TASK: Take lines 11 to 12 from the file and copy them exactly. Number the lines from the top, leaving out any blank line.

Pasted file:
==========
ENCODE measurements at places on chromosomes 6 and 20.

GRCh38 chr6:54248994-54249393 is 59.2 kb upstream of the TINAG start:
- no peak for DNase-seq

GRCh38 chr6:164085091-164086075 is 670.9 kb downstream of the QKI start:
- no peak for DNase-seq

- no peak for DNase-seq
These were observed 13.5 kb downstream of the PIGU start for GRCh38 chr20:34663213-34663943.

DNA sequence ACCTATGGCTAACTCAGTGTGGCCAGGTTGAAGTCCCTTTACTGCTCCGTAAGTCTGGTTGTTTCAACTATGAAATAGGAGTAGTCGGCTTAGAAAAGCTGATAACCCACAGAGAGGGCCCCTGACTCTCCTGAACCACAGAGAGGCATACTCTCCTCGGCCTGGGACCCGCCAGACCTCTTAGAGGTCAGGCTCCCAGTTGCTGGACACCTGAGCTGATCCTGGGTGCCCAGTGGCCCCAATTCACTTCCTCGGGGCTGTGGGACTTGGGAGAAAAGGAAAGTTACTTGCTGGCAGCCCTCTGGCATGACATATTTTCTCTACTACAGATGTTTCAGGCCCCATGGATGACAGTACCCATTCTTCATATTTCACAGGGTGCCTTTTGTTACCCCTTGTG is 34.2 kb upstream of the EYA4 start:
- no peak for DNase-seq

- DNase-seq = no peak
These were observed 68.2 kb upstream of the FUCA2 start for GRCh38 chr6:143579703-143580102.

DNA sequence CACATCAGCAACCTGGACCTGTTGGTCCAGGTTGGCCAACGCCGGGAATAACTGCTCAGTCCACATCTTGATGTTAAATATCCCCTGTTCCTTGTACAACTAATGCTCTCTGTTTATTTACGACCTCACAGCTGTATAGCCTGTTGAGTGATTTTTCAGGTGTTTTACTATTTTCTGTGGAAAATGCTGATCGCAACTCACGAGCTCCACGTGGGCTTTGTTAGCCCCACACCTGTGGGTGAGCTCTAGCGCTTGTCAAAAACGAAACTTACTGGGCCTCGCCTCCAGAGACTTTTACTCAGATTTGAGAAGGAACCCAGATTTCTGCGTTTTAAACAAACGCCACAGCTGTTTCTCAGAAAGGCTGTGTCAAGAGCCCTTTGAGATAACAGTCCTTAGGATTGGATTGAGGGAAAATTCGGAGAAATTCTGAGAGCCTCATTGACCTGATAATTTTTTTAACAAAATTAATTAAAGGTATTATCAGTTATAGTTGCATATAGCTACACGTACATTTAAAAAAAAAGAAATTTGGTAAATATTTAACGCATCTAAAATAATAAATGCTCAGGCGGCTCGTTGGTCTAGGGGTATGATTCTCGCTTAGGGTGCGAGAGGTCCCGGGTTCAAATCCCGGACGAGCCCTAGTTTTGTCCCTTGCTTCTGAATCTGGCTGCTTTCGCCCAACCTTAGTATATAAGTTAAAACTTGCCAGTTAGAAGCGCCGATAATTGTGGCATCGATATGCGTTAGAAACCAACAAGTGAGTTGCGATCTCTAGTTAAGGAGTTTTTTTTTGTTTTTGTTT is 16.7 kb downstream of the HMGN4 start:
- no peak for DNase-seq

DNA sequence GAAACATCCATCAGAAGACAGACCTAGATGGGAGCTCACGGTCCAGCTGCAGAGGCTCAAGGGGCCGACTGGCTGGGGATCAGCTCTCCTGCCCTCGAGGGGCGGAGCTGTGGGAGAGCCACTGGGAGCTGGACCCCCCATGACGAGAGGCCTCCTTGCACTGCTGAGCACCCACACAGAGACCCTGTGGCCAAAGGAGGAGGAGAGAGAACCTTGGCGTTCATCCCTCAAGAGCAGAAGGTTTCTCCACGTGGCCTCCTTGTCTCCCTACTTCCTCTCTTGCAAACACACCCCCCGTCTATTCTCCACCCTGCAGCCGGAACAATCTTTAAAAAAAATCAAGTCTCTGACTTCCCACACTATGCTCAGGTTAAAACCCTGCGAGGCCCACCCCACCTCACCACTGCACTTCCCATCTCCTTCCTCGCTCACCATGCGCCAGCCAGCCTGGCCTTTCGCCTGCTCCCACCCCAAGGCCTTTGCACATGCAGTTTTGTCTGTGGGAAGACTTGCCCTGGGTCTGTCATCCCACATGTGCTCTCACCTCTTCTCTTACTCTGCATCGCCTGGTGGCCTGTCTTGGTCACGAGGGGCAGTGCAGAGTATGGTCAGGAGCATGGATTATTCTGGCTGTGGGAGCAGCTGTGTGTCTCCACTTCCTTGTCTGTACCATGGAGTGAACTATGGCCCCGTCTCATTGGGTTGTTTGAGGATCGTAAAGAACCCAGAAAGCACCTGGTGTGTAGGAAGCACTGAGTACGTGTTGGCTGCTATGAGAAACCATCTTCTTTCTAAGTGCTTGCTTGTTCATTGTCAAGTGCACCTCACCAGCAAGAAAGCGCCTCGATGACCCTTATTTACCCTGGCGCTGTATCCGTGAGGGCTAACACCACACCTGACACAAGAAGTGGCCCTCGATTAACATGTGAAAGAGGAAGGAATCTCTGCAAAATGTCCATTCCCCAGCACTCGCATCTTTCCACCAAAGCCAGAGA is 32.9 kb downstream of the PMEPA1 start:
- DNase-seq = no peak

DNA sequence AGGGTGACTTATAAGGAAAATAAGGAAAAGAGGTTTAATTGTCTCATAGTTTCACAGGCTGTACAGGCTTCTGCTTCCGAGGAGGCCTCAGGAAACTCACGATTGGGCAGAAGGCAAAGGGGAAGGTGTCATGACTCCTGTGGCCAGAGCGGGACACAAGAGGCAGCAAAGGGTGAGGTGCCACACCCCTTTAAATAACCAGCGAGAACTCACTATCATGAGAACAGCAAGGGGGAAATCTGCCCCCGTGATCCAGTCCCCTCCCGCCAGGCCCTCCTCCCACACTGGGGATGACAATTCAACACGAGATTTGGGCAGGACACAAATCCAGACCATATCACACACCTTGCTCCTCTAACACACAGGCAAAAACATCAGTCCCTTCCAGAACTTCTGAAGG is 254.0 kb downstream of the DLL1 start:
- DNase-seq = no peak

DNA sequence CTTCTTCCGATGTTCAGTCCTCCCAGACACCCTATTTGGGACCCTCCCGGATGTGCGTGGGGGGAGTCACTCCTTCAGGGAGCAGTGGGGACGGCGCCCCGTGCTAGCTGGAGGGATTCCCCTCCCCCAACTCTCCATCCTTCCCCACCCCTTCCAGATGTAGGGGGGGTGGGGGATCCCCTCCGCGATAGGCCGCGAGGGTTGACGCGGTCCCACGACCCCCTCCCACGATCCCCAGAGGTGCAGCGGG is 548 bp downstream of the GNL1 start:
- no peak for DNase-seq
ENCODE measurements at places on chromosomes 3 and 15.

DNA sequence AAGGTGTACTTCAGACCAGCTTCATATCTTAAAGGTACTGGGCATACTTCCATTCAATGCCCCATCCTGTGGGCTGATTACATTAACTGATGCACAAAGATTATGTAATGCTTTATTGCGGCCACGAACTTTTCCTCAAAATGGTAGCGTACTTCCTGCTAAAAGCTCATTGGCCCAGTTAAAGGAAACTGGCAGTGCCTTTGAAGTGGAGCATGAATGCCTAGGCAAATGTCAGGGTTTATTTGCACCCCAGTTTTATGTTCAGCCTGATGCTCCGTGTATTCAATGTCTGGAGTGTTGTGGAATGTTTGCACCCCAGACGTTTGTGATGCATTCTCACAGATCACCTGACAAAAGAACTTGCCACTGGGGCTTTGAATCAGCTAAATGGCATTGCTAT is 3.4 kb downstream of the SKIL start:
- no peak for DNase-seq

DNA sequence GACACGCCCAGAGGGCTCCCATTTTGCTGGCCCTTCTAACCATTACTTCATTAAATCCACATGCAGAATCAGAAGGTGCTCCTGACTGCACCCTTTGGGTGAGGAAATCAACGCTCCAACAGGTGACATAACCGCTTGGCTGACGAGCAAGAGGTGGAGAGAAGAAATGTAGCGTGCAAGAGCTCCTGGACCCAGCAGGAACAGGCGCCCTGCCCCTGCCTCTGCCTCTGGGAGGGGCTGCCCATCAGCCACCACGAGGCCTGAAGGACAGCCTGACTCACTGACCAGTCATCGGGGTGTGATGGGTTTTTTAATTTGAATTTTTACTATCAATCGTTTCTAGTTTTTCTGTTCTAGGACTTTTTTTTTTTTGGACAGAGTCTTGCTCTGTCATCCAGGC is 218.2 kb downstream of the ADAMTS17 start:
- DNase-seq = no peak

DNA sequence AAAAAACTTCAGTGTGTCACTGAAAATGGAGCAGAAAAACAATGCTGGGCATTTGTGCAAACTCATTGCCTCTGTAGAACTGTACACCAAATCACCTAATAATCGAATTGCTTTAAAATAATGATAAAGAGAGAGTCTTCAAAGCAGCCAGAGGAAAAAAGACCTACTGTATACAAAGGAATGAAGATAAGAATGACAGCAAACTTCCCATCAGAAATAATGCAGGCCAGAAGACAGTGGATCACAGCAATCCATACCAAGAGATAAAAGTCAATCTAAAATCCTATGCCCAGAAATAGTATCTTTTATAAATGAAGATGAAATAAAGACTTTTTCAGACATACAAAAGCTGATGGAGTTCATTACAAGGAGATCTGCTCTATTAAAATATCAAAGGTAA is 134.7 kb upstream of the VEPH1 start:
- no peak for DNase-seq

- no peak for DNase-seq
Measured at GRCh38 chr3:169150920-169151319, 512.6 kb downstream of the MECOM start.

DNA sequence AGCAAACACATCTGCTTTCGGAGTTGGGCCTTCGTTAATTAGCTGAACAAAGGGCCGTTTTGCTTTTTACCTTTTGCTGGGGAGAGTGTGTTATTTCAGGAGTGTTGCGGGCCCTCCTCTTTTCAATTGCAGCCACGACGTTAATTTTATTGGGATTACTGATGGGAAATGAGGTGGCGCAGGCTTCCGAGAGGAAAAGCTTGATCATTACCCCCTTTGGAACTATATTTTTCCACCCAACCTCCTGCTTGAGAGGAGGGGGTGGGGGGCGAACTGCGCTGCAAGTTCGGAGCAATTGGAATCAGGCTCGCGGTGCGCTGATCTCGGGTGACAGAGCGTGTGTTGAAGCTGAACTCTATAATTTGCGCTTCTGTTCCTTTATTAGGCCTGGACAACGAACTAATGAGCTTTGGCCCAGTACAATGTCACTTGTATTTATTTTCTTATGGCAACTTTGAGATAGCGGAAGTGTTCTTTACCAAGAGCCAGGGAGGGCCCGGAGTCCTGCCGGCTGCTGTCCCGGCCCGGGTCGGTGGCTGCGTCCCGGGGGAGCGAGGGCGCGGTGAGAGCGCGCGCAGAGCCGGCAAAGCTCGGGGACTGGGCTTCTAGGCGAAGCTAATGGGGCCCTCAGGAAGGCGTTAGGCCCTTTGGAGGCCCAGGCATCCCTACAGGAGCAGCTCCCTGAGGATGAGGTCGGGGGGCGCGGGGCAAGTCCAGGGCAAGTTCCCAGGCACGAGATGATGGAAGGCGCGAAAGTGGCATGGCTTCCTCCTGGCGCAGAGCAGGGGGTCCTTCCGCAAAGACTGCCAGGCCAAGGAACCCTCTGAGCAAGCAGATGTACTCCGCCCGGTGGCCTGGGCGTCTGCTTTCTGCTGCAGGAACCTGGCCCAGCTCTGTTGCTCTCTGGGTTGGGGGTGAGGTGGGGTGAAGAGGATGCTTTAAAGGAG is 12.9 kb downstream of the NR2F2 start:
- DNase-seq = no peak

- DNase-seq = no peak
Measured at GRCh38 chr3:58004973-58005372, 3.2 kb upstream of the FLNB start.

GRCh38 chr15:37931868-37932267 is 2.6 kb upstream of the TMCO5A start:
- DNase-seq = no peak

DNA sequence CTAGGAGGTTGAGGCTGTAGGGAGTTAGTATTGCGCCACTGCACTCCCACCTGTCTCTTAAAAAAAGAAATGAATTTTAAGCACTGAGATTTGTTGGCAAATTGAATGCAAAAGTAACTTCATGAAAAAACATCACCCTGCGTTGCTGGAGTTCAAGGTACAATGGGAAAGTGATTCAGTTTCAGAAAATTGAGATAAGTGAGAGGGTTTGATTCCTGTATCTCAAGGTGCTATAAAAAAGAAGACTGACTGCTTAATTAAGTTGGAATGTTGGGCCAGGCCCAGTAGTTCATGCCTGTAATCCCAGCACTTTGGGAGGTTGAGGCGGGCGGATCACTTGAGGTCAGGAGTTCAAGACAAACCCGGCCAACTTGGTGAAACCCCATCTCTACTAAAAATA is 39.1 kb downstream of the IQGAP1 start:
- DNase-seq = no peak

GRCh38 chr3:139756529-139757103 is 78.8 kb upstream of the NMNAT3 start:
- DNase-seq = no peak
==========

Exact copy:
These were observed 68.2 kb upstream of the FUCA2 start for GRCh38 chr6:143579703-143580102.

DNA sequence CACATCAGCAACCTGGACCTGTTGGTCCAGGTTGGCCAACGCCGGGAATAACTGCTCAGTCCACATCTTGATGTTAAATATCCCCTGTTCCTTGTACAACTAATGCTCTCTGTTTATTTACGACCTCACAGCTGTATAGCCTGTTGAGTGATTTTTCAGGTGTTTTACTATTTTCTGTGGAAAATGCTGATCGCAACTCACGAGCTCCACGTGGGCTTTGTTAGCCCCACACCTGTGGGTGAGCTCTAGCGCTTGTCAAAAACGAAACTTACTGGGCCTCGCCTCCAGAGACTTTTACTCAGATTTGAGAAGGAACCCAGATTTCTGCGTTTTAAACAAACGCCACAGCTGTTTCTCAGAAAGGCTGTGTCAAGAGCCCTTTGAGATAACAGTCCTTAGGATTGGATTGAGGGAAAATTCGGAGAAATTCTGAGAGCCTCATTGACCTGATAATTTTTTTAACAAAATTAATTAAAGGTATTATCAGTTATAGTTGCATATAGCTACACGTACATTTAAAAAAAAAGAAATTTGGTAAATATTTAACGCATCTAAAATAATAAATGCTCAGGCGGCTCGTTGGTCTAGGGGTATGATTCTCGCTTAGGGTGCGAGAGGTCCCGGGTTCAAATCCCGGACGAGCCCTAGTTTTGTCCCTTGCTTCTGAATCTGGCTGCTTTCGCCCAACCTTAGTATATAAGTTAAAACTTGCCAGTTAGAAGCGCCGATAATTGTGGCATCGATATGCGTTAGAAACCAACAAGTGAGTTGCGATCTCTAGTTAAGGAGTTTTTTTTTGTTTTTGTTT is 16.7 kb downstream of the HMGN4 start: